Linh Le - PhD Candidate, Neuroscience Graduate Program
Alzheimer’s disease (AD) is the most common cause of age-related dementia, characterized by well-known pathological hallmarks including extracellular amyloid β (Aβ) plaque deposition and neurofibrillary tangle accumulation. In the past decade, neuroinflammation has emerged as a crucial contributor to disease pathogenesis thanks to GWAS studies revealing various genetic variants of immune receptors as AD risk factors. These receptors are largely expressed by microglia, the resident innate immune cells of the central nervous system (CNS), making them a promising translational target for disease-modifying therapies. Here, we sought to elucidate the effects of two different approaches to modulating microglia functions in AD-like mouse models.
First, building on a multitude of evidence on the anti-inflammatory effects of the neurotransmitter norepinephrine (NE) and our previous work revealing that NE inhibits microglia surveillance activity via the β2 adrenergic receptor (AR), we explored the contribution of microglial β2 adrenergic signaling to AD pathology in 5xFAD mice, a commonly used model of amyloidosis. We observed an early degeneration of NE projections followed by locus coeruleus (LC) neuronal loss in more advanced disease stages, accompanied by a mild decrease in the levels of NE and its metabolite normetanephrine. Interestingly, we found that microglia in 5xFAD mice lost their sensitivity to β2AR signaling early and this was particularly evident in microglia that were in close proximity to Aβ plaques. We also described the important role of microglial β2AR signaling on AD, revealing opposing effects on amyloid pathology, whereby activation of microglial β2AR attenuated plaque deposition whereas inhibition worsened plaque pathology.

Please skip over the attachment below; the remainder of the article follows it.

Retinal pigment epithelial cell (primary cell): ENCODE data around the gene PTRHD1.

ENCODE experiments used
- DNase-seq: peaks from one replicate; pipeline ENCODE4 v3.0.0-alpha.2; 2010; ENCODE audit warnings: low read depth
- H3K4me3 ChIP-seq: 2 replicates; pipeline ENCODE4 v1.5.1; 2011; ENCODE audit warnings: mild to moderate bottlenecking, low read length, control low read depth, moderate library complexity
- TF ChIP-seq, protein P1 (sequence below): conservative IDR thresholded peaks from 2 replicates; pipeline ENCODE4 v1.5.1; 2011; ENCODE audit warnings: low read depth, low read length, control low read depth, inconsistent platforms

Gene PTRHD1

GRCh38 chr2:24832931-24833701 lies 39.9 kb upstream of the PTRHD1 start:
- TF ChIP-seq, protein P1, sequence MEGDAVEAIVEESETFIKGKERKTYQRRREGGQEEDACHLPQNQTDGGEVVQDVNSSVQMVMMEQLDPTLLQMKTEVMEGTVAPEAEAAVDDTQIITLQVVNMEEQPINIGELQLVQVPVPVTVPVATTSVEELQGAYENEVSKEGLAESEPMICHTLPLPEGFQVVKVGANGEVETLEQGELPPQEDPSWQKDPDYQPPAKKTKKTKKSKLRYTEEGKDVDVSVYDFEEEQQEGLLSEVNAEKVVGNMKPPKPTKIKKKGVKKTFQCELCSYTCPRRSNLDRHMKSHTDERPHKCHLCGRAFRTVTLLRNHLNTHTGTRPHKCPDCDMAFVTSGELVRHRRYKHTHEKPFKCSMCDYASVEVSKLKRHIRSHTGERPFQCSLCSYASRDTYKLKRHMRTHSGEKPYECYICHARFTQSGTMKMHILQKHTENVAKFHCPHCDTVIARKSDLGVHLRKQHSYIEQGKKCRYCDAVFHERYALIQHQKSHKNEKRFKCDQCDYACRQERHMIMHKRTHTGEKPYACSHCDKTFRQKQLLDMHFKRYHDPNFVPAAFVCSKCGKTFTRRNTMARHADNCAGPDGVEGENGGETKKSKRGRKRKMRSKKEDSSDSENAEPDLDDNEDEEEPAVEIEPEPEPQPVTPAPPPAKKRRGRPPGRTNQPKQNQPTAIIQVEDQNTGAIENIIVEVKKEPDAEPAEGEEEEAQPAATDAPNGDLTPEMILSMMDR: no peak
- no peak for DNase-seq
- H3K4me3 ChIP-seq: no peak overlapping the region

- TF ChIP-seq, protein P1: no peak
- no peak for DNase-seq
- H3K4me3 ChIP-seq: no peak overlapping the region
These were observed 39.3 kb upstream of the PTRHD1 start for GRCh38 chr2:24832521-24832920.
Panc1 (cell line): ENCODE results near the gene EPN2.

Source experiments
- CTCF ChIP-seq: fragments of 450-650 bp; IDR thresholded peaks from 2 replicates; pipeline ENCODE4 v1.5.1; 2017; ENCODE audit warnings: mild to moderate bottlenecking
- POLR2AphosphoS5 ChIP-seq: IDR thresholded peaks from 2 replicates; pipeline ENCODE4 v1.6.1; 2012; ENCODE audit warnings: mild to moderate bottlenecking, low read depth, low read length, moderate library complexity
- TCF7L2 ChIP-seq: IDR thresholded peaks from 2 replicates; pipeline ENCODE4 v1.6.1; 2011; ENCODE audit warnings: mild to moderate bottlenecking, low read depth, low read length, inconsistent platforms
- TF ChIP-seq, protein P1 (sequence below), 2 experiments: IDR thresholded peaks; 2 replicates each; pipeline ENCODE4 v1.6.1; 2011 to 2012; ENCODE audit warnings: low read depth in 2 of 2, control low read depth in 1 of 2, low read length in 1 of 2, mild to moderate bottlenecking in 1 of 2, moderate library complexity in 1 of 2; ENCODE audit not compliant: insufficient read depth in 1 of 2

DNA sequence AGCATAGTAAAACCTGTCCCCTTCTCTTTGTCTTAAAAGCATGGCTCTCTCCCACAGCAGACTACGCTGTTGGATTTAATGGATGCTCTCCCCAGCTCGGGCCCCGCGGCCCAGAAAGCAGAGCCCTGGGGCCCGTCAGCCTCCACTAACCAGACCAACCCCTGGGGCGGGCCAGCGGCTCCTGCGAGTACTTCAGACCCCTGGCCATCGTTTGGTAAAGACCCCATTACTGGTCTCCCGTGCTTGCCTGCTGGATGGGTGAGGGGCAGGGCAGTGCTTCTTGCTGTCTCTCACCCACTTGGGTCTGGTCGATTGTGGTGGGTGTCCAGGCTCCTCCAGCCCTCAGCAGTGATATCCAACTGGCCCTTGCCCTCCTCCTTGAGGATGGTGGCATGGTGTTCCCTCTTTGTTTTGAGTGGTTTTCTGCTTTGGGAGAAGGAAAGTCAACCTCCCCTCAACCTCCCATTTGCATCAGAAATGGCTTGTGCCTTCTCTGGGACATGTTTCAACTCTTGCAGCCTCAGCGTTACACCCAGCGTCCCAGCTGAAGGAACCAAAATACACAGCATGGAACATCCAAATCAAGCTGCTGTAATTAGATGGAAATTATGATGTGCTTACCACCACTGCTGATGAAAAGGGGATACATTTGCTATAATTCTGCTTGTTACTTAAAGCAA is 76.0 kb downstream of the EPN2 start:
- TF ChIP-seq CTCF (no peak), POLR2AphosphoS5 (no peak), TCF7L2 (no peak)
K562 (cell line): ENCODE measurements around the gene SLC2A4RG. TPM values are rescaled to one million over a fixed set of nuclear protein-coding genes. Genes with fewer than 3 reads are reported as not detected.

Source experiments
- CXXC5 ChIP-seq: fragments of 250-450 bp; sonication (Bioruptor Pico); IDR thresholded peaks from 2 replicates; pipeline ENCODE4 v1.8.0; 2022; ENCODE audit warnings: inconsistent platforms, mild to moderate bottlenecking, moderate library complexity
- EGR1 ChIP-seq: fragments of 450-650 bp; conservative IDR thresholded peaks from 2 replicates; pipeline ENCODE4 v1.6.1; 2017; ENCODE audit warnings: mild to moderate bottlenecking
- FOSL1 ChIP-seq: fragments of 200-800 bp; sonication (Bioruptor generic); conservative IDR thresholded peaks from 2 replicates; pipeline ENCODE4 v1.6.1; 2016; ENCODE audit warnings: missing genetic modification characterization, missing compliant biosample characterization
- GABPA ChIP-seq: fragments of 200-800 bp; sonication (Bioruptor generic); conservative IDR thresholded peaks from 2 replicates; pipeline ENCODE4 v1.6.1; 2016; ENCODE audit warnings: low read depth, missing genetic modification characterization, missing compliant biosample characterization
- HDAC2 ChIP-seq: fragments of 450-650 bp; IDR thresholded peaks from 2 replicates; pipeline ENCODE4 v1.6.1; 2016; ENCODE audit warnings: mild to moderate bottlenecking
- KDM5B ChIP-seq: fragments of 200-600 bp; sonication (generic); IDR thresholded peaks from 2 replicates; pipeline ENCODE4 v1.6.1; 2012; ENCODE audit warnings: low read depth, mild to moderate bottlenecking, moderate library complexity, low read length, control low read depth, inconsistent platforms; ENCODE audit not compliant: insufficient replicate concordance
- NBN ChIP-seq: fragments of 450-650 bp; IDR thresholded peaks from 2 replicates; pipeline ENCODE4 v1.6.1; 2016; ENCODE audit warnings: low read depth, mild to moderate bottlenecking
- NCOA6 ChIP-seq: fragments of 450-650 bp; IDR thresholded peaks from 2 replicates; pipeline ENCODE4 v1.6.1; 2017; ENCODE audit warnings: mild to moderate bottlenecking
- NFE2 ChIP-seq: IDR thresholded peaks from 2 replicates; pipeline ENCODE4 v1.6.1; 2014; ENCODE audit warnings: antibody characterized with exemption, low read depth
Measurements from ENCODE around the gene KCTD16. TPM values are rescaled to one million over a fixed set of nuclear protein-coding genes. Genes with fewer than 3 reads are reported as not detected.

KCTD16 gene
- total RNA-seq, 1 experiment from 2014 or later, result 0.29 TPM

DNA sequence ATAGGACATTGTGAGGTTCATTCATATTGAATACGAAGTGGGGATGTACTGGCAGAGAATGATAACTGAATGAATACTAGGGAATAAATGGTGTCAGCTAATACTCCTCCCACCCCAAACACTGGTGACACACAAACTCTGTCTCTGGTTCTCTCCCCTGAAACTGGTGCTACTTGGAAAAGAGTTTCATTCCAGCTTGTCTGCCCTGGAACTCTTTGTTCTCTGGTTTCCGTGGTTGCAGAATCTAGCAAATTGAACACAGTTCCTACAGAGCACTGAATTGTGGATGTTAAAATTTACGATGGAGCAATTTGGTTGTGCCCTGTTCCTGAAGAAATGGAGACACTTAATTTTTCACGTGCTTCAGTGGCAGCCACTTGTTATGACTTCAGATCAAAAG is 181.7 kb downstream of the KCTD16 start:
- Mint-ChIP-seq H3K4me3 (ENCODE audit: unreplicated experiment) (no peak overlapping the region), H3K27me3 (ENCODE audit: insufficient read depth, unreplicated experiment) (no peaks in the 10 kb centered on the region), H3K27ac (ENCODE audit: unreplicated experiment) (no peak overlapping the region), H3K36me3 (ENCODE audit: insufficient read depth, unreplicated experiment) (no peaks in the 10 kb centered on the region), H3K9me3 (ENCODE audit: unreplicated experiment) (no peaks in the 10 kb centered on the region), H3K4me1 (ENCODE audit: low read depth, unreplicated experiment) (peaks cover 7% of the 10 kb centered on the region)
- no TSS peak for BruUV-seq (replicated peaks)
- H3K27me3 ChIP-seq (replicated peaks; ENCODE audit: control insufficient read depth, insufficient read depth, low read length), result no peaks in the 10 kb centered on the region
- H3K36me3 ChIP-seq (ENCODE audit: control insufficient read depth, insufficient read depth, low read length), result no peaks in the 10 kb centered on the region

We next asked whether global pharmacologically-induced renewal of microglia, which is suggested to have “rejuvenating” and beneficial effects, could be a potential pathology-modifying therapy for AD. We induced microglial repopulation by depleting microglia with PLX5622 (a colony stimulating factor 1 receptor (CSF1R) inhibitor) and allowing them to replenish upon PLX5622withdrawal in two common models of AD: APP/PS1 and 3xTg mice. However, we observed no changes in amyloid pathology after forced repopulation of microglia, accompanied by a lack of cognitive improvement in a battery of behavioral tests.
We then set out to address sexual dimorphism in microglia, which potentially underlies the well-known differences in amyloid pathology in male versus female mice, with pathogenesis in females progressing much faster. To first understand how male and female microglia might differ in their survival and proliferation mechanisms, we examined the sex-specific effects of CSF1R inhibition using PLX3397. We confirmed that CSF1R inhibition resulted in significantly less depletion in female mice compared to male mice. Transcriptomic analysis of microglia revealed differential upregulation of autophagy, mitochondrial dynamics, and surveillance in PLX3397-treated female microglia compared to male microglia. Further studies are warranted to establish mechanistic links between these observations.
Taken together, our results suggested that specific, rather than global, manipulation of microglia might be effective in treating AD. Specifically, we highlighted the potential of leveraging microglial β2AR signaling for disease-modifying therapy.
Dec 11, 2023 @ 12:00 p.m.Hybrid Event
Medical Center | Ryan Case Method Rm (1-9576)
Host: Ania Majewska, PhD & Kerry O’Banion, MD, PhD - Advisors